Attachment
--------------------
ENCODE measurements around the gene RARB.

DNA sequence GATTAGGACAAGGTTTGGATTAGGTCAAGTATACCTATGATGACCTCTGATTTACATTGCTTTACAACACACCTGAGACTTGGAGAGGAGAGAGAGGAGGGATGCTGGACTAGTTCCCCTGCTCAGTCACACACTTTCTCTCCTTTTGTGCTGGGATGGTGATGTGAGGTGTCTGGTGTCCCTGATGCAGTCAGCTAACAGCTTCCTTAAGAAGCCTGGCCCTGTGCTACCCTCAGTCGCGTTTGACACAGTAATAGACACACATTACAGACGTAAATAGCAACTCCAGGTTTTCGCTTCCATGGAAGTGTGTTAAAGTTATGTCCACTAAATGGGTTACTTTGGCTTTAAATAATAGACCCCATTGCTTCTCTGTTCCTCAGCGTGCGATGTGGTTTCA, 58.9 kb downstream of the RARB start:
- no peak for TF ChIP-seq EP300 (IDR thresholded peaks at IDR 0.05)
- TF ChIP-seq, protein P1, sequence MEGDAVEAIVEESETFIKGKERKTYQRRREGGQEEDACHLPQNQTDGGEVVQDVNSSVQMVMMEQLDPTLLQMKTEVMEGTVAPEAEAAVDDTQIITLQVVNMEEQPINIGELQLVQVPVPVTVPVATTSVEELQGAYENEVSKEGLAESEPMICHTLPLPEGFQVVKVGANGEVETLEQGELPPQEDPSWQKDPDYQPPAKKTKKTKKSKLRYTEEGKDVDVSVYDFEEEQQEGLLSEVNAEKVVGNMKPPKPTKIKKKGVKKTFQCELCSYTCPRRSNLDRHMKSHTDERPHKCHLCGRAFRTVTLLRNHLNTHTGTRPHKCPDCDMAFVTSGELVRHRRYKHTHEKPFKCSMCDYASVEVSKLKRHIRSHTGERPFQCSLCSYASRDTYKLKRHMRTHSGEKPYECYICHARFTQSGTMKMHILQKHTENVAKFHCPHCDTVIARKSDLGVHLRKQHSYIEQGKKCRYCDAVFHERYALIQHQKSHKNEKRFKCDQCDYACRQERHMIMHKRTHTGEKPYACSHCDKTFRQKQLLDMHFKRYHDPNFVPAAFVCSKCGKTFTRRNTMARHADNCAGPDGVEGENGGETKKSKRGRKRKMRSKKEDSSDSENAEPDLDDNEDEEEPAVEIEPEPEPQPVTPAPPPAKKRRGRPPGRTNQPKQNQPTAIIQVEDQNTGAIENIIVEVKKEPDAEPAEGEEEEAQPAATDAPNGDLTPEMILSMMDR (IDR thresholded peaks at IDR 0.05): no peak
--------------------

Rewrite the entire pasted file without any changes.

ENCODE measurements around the gene RARB.

DNA sequence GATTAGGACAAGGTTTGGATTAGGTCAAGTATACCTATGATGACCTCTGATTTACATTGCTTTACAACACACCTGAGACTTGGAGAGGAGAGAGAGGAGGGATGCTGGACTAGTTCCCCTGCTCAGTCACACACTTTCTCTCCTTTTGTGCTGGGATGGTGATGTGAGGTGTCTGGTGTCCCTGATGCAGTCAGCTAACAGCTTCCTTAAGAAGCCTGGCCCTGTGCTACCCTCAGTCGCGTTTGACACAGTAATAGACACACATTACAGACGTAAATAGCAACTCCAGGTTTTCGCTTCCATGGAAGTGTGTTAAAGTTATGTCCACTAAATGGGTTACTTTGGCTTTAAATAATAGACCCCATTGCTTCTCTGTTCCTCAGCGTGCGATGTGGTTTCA, 58.9 kb downstream of the RARB start:
- no peak for TF ChIP-seq EP300 (IDR thresholded peaks at IDR 0.05)
- TF ChIP-seq, protein P1, sequence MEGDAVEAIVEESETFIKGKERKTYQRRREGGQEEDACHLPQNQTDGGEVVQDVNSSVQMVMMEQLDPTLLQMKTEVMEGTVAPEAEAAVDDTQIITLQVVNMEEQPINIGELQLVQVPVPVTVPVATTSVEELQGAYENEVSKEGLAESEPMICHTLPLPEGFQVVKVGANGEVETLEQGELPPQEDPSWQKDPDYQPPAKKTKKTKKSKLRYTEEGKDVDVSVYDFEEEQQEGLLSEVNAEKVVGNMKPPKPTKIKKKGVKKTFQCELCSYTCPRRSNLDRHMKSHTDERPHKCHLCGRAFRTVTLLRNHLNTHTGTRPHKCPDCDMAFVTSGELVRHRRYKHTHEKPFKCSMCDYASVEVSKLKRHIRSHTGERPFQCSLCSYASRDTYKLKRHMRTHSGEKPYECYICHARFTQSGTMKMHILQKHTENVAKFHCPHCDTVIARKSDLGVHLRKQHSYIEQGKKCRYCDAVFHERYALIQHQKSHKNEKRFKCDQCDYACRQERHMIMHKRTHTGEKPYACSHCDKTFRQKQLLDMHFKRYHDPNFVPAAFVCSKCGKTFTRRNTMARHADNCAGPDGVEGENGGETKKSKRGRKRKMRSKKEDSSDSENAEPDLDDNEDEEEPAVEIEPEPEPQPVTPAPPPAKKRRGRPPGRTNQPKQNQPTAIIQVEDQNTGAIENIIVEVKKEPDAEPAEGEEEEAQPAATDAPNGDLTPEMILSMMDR (IDR thresholded peaks at IDR 0.05): no peak